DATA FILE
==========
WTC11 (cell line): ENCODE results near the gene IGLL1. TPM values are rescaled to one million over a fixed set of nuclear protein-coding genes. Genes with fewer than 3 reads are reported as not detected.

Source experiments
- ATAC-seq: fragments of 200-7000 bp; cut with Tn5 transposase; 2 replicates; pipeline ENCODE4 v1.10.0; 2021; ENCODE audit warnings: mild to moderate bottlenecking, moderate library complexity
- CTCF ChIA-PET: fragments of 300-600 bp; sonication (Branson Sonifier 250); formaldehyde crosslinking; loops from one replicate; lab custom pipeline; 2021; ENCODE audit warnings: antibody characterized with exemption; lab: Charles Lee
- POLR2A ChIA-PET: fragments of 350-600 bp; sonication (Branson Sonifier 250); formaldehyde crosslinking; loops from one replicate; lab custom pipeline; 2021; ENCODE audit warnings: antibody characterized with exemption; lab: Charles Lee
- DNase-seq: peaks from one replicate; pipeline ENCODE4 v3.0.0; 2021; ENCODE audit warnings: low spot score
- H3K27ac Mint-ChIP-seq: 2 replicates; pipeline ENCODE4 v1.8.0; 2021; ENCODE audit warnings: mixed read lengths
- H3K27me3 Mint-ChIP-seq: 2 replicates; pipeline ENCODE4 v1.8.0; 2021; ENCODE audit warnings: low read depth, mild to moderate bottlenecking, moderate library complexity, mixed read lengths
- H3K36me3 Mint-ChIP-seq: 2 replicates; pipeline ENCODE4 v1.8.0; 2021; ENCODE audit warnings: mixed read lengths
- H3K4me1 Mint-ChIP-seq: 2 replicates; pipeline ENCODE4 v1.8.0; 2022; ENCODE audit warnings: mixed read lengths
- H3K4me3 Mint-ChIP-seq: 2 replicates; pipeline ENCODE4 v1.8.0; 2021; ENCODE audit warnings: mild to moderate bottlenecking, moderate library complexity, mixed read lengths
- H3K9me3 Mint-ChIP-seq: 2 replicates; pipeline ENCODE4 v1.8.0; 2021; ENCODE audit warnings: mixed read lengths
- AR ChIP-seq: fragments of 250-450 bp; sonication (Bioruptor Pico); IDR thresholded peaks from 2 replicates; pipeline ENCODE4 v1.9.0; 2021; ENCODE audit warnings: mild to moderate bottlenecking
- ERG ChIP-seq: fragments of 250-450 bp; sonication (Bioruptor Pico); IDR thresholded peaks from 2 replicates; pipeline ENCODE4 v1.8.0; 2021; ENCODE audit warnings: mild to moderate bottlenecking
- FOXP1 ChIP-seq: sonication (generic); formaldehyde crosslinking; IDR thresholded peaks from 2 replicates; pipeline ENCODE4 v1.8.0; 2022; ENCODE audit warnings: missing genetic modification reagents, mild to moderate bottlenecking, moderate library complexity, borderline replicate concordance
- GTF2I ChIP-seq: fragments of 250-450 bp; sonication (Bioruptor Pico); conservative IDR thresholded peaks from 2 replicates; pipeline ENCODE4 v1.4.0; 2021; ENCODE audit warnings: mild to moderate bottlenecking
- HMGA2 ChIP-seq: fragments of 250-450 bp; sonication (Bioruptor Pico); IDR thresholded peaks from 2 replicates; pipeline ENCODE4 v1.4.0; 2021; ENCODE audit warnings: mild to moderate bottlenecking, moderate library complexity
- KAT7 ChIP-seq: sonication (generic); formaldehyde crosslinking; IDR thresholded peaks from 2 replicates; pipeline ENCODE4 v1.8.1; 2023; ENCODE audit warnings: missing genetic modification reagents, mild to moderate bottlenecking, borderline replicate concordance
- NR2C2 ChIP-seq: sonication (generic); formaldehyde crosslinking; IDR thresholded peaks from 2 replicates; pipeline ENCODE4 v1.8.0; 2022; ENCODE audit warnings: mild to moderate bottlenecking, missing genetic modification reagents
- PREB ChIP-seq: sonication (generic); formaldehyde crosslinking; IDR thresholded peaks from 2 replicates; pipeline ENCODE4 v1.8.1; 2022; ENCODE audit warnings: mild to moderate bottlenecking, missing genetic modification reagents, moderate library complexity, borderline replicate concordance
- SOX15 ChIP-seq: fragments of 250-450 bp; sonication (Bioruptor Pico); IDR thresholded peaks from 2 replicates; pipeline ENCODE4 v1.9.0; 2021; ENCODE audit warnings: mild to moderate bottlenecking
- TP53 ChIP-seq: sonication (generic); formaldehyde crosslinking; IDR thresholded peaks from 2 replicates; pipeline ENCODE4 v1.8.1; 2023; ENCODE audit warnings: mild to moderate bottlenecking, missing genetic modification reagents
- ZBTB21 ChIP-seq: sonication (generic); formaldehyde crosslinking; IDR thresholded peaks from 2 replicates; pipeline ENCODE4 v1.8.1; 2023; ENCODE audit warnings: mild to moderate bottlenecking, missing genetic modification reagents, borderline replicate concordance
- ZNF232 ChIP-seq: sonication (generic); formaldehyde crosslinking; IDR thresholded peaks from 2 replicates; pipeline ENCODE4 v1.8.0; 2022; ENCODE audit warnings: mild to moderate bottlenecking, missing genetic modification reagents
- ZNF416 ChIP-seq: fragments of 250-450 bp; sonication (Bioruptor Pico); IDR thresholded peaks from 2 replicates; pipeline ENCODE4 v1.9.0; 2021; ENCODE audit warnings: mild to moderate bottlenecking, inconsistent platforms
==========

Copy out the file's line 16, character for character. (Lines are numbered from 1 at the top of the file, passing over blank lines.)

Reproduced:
- GTF2I ChIP-seq: fragments of 250-450 bp; sonication (Bioruptor Pico); conservative IDR thresholded peaks from 2 replicates; pipeline ENCODE4 v1.4.0; 2021; ENCODE audit warnings: mild to moderate bottlenecking